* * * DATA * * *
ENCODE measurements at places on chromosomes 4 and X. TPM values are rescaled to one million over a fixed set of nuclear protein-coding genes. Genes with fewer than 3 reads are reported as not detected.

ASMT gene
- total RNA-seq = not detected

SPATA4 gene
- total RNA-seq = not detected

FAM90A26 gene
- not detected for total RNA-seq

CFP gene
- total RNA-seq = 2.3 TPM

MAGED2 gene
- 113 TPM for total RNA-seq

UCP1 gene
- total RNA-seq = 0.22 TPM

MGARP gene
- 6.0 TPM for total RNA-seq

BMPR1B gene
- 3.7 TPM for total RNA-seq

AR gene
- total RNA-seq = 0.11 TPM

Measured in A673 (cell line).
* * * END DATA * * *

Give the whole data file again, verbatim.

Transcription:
ENCODE measurements at places on chromosomes 4 and X. TPM values are rescaled to one million over a fixed set of nuclear protein-coding genes. Genes with fewer than 3 reads are reported as not detected.

ASMT gene
- total RNA-seq = not detected

SPATA4 gene
- total RNA-seq = not detected

FAM90A26 gene
- not detected for total RNA-seq

CFP gene
- total RNA-seq = 2.3 TPM

MAGED2 gene
- 113 TPM for total RNA-seq

UCP1 gene
- total RNA-seq = 0.22 TPM

MGARP gene
- 6.0 TPM for total RNA-seq

BMPR1B gene
- 3.7 TPM for total RNA-seq

AR gene
- total RNA-seq = 0.11 TPM

Measured in A673 (cell line).